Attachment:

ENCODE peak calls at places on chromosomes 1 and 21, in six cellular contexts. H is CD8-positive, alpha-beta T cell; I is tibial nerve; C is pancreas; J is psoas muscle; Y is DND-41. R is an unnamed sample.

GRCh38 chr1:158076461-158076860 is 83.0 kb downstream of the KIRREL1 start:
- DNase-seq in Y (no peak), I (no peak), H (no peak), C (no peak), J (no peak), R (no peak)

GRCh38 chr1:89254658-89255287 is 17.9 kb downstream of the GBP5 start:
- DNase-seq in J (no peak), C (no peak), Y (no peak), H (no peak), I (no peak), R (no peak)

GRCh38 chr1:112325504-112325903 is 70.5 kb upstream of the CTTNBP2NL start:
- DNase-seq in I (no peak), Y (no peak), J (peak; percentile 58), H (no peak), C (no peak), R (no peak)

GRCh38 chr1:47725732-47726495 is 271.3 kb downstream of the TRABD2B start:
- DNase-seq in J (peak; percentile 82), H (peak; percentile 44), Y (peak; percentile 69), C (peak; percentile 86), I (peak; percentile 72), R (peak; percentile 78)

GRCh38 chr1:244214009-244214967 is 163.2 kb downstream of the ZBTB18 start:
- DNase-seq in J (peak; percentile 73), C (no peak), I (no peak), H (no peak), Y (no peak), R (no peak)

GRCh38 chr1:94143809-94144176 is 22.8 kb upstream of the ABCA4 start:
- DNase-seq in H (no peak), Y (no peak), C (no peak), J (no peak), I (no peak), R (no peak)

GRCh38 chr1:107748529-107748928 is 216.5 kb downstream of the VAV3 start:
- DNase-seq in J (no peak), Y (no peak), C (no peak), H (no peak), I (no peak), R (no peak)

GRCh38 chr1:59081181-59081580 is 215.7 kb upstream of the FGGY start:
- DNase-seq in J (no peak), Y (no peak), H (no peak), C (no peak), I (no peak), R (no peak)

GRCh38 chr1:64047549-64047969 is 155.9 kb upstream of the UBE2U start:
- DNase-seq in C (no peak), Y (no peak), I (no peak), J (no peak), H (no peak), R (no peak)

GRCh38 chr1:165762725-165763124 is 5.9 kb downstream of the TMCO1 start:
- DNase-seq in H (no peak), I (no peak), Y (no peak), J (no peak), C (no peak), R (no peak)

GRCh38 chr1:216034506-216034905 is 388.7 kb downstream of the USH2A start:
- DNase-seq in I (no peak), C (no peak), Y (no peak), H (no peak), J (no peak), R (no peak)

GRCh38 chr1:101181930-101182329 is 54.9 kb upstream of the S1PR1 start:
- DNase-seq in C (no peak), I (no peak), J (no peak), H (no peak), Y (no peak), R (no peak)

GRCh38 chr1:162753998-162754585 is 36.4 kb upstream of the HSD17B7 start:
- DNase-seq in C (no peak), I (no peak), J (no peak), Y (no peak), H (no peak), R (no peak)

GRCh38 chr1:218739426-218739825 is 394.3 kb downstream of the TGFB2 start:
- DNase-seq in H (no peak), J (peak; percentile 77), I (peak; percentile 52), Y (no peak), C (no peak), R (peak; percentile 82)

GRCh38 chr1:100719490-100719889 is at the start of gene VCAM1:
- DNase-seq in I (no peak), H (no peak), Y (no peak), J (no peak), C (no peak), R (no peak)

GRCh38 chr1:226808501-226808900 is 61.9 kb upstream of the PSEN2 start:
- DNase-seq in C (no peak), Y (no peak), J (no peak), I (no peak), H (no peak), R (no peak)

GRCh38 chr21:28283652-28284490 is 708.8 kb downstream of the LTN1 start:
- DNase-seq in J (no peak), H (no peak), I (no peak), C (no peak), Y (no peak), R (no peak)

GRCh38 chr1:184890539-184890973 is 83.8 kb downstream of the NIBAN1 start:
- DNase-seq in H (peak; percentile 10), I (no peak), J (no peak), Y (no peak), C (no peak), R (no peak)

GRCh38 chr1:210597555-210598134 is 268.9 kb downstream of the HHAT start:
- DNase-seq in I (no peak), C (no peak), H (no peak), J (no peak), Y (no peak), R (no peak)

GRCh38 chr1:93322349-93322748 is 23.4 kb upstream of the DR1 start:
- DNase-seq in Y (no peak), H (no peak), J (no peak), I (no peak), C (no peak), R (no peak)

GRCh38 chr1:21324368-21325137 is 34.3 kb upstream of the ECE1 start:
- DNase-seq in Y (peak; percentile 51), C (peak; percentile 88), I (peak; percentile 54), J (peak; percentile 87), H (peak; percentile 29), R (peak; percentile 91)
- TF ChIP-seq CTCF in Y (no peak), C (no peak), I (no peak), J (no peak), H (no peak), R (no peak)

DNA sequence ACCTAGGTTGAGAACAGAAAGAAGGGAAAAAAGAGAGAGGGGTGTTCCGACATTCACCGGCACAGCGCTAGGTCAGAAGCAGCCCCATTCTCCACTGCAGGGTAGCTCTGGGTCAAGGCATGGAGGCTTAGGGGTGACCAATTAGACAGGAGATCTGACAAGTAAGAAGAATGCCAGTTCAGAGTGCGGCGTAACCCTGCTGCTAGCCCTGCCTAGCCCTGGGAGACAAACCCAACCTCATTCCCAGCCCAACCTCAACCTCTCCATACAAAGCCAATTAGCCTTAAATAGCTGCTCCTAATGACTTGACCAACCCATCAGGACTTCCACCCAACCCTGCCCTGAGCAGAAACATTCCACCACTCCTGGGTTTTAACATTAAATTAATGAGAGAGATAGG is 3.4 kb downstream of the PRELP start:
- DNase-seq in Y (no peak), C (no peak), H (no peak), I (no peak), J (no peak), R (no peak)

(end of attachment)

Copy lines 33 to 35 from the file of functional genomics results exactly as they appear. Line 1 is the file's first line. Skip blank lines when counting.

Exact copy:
- DNase-seq in C (no peak), Y (no peak), J (no peak), I (no peak), H (no peak), R (no peak)

GRCh38 chr21:28283652-28284490 is 708.8 kb downstream of the LTN1 start:
- DNase-seq in J (no peak), H (no peak), I (no peak), C (no peak), Y (no peak), R (no peak)